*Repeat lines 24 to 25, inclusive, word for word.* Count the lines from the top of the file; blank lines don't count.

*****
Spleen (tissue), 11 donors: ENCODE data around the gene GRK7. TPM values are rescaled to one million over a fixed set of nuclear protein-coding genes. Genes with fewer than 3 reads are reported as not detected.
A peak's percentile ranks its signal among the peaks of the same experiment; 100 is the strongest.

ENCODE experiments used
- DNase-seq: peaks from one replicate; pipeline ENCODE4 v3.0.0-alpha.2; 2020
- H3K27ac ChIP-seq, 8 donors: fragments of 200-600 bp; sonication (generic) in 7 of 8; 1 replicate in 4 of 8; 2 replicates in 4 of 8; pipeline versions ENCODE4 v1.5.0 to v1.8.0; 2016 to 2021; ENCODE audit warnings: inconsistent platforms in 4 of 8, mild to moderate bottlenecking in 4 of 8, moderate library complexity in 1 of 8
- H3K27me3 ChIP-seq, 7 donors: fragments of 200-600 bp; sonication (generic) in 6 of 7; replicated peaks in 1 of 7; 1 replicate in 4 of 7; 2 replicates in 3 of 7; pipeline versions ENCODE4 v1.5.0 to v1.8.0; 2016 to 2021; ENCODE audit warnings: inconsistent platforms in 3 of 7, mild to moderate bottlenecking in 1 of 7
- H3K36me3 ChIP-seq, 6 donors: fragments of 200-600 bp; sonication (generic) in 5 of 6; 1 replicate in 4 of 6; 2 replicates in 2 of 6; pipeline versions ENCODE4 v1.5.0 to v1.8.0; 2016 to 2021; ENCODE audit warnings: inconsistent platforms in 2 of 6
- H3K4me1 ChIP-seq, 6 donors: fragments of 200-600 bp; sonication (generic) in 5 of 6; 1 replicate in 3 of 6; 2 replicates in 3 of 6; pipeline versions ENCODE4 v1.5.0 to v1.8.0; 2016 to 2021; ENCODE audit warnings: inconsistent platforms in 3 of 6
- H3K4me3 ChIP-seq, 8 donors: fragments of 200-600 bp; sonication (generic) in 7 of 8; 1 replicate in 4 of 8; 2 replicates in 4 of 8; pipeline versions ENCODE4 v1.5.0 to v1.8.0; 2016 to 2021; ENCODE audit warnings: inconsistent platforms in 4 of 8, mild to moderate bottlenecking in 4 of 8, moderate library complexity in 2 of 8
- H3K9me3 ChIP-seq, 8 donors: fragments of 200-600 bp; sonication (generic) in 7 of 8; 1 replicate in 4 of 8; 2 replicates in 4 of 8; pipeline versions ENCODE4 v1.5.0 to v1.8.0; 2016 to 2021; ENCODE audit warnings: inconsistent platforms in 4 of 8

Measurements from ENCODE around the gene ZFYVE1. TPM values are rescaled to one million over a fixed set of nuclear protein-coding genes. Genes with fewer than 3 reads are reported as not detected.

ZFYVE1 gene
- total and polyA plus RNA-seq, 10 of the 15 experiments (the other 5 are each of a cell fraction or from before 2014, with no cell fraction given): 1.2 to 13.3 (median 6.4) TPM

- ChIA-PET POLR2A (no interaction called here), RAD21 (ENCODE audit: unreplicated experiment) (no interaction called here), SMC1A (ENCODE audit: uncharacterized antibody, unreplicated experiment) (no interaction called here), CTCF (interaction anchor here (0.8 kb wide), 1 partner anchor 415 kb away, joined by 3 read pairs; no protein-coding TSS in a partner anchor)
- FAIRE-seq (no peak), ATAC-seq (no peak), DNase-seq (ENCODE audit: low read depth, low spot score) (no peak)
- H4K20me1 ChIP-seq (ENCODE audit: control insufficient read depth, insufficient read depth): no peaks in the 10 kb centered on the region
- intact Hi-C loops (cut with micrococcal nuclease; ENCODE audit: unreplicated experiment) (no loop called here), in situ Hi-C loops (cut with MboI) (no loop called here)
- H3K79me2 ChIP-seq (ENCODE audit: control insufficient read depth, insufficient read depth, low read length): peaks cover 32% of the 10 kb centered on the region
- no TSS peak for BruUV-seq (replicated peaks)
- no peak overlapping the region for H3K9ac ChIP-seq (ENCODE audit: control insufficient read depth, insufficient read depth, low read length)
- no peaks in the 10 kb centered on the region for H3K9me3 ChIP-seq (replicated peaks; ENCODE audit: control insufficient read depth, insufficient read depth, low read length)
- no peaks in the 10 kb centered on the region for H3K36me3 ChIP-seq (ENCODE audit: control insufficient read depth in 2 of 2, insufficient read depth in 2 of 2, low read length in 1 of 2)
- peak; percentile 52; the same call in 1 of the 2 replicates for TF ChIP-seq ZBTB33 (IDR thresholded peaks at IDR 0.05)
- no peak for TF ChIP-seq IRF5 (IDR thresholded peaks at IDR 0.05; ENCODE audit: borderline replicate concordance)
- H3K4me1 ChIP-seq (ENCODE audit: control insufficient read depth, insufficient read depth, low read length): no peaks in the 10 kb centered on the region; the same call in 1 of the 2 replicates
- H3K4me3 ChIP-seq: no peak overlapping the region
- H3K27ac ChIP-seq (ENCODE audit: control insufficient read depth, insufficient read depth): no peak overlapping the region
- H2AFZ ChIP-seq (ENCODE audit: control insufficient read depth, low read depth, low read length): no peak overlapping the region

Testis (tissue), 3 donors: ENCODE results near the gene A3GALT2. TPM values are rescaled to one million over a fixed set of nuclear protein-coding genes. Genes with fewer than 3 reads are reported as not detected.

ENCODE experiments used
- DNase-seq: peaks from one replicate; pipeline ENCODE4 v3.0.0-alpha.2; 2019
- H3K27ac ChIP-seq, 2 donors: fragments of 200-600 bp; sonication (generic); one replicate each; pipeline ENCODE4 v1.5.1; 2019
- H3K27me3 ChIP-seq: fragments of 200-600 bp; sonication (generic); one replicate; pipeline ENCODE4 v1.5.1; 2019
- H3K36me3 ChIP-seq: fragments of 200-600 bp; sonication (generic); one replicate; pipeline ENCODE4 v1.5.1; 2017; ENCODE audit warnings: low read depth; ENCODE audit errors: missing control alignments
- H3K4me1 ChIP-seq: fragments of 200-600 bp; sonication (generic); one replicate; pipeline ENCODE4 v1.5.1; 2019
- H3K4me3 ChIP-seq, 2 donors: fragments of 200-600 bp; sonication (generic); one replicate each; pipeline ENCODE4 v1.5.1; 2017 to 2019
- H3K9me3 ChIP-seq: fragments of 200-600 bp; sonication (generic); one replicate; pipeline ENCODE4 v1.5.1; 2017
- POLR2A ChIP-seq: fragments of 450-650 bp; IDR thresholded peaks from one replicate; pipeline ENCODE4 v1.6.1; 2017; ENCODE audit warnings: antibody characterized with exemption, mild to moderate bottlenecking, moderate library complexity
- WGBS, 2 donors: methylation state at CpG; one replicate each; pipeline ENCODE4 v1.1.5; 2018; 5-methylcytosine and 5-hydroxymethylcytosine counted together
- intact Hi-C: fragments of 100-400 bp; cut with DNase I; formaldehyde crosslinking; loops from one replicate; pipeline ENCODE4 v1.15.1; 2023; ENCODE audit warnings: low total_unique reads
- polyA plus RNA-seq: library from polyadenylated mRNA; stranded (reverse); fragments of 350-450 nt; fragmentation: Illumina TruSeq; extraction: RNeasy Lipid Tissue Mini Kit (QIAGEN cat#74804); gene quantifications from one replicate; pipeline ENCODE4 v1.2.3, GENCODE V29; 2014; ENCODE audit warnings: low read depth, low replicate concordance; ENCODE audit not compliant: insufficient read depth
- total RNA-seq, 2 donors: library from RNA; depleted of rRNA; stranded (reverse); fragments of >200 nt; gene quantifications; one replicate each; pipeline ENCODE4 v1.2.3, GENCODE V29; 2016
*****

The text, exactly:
- no peak for TF ChIP-seq IRF5 (IDR thresholded peaks at IDR 0.05; ENCODE audit: borderline replicate concordance)
- H3K4me1 ChIP-seq (ENCODE audit: control insufficient read depth, insufficient read depth, low read length): no peaks in the 10 kb centered on the region; the same call in 1 of the 2 replicates